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Wed, 2018-02-07 13:58
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No team has undergone more change than Ten Kate Honda this winter. With a new team manager and rider line-up will they have a change of fortunes?

It's hard to imagine a more tumultuous season than the one Ten Kate went through in 2017. On and off the track the team faced incredible challenges. The death of Nicky Hayden robbed the team of their leader and hindered the developed of a troubled bike. They had a season unlike any other and the winter has seen them make drastic changes for the 2018 WorldSBK season.

The introduction of the new Fireblade was supposed to be a game changer rather than a headache. A season that saw a best finish of seventh illustrated the task ahead of the team and wholesale changes have been made for 2018. Kervin Bos has been promoted to team manager, and Leon Camier has been brought in to lead the team as a rider.

For Bos, a long-time Ten Kate employee and former rider, the challenge is huge. The 30 year old replaces Ronald ten Kate, and inevitably with any change of management, the vision and direction of the team also changes.

“I'm really excited to get started,” said Bos. “It's going to be difficult because we've had a big change to the structure in Ten Kate. Ronald ten Kate will look after the 'big picture' of the company. In terms of the race team we will change the structure. The technical side of the team will be split into three departments. We will have the tuning department, chassis department and R&D all working together instead of one person giving them direction.

“I will be working with the technical areas to help organize the race team. It's very different to the past because in the past Pieter Breddels decided on everything on his own. Now we have three people working with me to organize everything. Our goal is to get back on the podium this year and over the next few years is to get back into the top three and to fight for the championship again.”

The weight of expectation

To aid that fight for podiums the team hired Camier. The Englishman has rebuilt his reputation in recent years. Having been left high and dry in 2014 he turned a variety of substitute appearances into an MV Agusta ride. Despite not registering a podium finish for the Italian marque the progress the team made was due to Camier's ability to lead their development. That will be key for Honda and something that he is excited about.

“It's not easy to win in WorldSBK but even after just six days on the bike we've already making progress,” said Camier. “It's still a very new bike whereas with the MV it's an older bike. I'm hopeful that the Honda can be a more consistent package and can help me to deliver podiums and hopefully a win. It's difficult to know the potential of the Honda because of everything that happened last year.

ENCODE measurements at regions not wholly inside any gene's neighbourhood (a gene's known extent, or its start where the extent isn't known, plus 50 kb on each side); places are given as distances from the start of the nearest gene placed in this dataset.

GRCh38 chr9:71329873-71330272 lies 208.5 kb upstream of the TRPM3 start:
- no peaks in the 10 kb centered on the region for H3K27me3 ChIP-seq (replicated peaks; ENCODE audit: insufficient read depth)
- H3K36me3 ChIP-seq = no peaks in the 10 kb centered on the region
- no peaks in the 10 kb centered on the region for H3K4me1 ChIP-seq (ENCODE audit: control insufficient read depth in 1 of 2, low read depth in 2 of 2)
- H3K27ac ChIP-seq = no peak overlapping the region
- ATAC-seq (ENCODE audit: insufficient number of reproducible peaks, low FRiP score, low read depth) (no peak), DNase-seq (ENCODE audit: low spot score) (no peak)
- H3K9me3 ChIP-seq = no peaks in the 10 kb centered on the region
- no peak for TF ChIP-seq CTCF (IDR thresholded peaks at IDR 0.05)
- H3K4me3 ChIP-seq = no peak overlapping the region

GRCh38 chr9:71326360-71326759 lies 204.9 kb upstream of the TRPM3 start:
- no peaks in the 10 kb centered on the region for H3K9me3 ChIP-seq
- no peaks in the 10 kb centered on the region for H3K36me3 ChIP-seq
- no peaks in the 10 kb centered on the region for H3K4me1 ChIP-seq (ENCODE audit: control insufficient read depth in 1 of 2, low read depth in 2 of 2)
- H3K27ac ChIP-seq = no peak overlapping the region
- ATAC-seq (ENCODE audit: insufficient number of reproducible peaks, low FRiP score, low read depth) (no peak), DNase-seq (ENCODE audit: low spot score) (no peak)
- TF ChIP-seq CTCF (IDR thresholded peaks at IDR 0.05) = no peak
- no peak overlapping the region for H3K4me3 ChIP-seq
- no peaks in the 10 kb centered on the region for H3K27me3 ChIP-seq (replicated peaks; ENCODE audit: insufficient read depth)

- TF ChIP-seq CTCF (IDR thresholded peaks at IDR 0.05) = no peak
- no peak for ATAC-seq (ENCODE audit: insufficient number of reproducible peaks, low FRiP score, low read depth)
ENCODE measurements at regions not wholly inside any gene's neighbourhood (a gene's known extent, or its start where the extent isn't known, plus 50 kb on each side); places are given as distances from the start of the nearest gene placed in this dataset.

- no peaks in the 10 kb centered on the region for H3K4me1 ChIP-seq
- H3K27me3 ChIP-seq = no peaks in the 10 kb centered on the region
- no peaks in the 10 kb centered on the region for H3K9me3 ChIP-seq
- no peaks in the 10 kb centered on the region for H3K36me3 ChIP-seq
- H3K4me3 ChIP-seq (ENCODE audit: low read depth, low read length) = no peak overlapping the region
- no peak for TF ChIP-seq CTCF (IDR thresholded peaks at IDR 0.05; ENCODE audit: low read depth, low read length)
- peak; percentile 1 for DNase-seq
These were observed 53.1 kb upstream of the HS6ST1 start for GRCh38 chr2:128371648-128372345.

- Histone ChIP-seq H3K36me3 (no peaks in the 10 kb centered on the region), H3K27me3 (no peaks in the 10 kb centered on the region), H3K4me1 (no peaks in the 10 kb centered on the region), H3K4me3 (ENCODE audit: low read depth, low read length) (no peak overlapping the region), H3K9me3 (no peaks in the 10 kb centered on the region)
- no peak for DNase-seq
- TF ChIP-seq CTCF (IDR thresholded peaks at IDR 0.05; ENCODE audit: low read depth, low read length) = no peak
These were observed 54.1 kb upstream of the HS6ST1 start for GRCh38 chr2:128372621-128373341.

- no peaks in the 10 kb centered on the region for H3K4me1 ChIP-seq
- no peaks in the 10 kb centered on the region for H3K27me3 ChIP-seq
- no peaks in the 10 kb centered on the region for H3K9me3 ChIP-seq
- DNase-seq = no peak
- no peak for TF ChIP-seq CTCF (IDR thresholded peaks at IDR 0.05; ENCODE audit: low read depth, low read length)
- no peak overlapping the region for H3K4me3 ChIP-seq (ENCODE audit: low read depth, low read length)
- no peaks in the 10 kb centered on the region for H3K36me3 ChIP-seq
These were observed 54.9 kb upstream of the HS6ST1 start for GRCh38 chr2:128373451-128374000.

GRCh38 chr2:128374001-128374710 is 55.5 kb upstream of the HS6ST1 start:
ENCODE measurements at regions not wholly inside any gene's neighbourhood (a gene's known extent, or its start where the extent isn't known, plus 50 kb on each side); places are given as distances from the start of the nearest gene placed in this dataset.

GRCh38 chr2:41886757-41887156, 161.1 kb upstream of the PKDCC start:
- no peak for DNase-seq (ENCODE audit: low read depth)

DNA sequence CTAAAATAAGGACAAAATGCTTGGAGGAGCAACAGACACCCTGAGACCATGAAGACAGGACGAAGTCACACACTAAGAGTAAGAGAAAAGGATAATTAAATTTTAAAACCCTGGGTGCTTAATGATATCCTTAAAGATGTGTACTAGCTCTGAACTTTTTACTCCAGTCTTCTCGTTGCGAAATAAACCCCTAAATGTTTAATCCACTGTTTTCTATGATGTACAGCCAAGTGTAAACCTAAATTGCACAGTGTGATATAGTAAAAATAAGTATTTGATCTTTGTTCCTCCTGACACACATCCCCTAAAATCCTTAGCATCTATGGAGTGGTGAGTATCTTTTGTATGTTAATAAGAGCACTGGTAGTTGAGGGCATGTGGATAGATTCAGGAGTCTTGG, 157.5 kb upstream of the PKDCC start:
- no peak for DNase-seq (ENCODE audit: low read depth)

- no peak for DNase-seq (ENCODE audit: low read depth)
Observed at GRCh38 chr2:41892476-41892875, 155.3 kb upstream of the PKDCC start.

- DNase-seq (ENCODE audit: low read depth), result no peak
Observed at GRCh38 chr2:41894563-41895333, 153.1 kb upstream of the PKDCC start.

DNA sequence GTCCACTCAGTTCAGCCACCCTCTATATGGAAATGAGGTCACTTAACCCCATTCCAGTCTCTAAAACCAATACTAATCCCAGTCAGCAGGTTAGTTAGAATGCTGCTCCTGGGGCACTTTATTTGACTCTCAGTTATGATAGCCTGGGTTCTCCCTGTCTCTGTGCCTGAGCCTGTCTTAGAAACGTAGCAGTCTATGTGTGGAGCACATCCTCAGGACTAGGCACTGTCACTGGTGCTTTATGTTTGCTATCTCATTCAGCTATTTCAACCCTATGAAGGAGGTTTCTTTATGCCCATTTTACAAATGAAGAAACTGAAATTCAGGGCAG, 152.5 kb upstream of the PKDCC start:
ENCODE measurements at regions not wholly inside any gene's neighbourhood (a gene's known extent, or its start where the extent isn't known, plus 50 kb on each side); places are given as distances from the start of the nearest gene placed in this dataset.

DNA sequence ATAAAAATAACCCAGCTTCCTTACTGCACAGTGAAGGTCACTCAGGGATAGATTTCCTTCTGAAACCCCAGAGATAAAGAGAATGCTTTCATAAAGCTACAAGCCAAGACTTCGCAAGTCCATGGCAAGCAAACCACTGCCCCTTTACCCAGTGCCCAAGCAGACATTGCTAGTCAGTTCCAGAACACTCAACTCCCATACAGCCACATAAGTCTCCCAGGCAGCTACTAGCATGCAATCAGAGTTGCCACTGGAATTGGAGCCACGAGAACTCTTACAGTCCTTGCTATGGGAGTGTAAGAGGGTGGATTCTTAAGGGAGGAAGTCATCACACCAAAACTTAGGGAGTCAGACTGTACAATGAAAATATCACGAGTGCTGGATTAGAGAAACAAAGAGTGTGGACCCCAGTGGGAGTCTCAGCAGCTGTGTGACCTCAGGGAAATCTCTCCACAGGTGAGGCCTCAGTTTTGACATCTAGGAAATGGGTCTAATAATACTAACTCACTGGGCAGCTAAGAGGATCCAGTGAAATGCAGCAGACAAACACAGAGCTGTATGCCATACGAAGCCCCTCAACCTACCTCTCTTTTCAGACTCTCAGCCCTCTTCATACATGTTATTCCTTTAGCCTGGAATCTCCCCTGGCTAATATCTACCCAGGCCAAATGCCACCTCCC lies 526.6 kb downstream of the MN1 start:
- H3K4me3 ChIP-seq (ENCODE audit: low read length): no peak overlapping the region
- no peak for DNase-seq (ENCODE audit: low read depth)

“It was still early in the development when Nicky had his accident, and it was hard to judge with Stefan because, from the outside, it seemed that Nicky was leading the development. Once you lose that leadership, the program seemed to lose it's way. We'll see in Australia and then Thailand and then the rest of the season what our development is like. It's difficult to know what to expect just yet.”

Red leader

While Camier may not be sure when fortunes will improve his team manager is convinced that he's seen enough this winter to know that he is the man to lead the team.

“Leon is already fast,” smiled Bos. “His pace is consistent and he's been fast on the qualifying tire too. He's been able to join the team and fit in well. His approach is actually very similar to Nicky's approach. He's hard working and honest. He has a clear opinion about what he wants and works hard to get what he feels he needs. It's great to work with riders that know what they want but also know how to get the team to that point it's always good. If you look at the progress made this winter it's already been huge. There'll be pressure next year on all of us but I think that we can surprise some people.”

Having been able to fly under the radar in recent years Camier knows that he now needs to deliver. Riding for big name brands brings with it big-time responsibility.

“There's more pressure on my shoulders this year because the expectation changes when you go to Honda and have support from Red Bull. That being said, nothing changes for me because I'll be doing everything I can to help drive this project forward. Hopefully that'll be enough to get some decent results but all I can do is give it everything I have.

“We've still got work to do learn this bike because with this bike it's very different to the MV. I still need to understand how to find the right balance. If you have too much weight on the rear the front is good but it doesn't turn. If you overload the front you can start to get some bouncing from the front. When the weight is on the rear you've got grip, when it's on the front you've got none. It's difficult to find the way to balance the bike but we're getting better.”

One of the keys for further improvement should be the electronics package. While Cosworth has been used throughout winter testing, due to a shortage of parts, it is expected that the team will make a switch to Magneti Marelli. In a winter of huge upheaval that could be the most significant change the team make.


Gathering the background information for long articles such as these is an expensive and time-consuming operation. If you enjoyed this article, please consider supporting MotoMatters.com. You can help by either taking out a subscription, buying the beautiful MotoMatters.com 2017 racing calendar, by making a donation, or by contributing via our GoFundMe page.